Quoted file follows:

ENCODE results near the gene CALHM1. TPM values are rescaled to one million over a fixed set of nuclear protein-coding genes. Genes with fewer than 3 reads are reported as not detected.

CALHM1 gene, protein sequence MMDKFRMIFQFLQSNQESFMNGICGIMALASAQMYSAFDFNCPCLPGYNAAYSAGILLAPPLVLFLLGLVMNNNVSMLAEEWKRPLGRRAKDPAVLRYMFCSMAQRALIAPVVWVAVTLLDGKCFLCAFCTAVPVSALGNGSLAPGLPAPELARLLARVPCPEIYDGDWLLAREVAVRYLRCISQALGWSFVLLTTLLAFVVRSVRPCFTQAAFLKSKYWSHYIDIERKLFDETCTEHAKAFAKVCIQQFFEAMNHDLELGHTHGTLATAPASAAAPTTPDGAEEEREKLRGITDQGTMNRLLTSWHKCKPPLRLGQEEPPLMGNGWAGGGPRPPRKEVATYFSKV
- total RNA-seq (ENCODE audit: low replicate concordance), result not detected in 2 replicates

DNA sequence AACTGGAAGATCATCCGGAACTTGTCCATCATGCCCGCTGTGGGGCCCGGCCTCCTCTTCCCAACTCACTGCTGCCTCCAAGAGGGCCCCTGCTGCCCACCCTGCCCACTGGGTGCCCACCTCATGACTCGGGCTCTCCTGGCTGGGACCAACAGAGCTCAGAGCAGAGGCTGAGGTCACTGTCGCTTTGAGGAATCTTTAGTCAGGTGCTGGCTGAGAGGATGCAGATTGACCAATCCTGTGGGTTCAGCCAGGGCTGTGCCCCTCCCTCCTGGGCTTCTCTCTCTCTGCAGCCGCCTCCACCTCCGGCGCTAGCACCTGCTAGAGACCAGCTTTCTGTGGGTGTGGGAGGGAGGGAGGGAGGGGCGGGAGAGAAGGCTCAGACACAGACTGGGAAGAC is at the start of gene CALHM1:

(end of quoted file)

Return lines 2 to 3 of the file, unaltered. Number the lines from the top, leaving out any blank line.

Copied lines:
CALHM1 gene, protein sequence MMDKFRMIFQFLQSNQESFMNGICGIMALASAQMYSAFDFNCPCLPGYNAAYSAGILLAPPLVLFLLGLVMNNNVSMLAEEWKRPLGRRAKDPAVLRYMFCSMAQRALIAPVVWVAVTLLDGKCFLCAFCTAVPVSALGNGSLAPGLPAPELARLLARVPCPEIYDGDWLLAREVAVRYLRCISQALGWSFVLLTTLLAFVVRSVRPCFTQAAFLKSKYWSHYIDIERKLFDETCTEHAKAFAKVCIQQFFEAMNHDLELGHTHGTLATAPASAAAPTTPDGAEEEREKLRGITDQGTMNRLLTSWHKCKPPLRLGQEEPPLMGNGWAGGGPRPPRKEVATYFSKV
- total RNA-seq (ENCODE audit: low replicate concordance), result not detected in 2 replicates